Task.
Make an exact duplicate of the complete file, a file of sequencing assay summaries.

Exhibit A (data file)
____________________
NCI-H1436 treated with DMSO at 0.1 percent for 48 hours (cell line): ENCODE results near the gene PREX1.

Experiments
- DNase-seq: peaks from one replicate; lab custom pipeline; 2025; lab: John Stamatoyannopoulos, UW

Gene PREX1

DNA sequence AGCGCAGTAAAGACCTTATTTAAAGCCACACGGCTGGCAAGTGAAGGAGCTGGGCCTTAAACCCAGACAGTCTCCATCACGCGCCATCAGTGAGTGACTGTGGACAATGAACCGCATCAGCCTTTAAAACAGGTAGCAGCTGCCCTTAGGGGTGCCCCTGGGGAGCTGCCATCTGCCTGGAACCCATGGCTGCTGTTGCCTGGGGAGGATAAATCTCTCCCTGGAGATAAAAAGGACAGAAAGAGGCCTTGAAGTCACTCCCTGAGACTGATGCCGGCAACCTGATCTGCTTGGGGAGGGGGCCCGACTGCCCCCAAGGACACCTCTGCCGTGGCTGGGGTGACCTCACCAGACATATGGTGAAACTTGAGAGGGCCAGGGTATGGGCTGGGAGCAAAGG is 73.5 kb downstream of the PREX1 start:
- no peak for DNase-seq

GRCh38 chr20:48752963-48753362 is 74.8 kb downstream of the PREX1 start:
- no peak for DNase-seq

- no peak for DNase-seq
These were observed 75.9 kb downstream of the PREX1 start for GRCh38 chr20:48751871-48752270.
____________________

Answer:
NCI-H1436 treated with DMSO at 0.1 percent for 48 hours (cell line): ENCODE results near the gene PREX1.

Experiments
- DNase-seq: peaks from one replicate; lab custom pipeline; 2025; lab: John Stamatoyannopoulos, UW

Gene PREX1

DNA sequence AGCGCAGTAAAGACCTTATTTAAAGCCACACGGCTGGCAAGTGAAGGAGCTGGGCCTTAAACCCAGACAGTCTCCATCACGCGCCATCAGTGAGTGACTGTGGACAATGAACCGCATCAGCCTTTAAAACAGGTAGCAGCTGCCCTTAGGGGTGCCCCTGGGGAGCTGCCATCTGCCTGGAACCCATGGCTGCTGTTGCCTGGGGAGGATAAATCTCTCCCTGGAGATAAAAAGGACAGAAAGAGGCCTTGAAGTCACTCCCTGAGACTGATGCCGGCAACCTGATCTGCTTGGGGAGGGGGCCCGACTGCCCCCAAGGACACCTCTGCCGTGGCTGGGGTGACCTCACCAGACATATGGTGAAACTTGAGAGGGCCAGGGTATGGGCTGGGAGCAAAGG is 73.5 kb downstream of the PREX1 start:
- no peak for DNase-seq

GRCh38 chr20:48752963-48753362 is 74.8 kb downstream of the PREX1 start:
- no peak for DNase-seq

- no peak for DNase-seq
These were observed 75.9 kb downstream of the PREX1 start for GRCh38 chr20:48751871-48752270.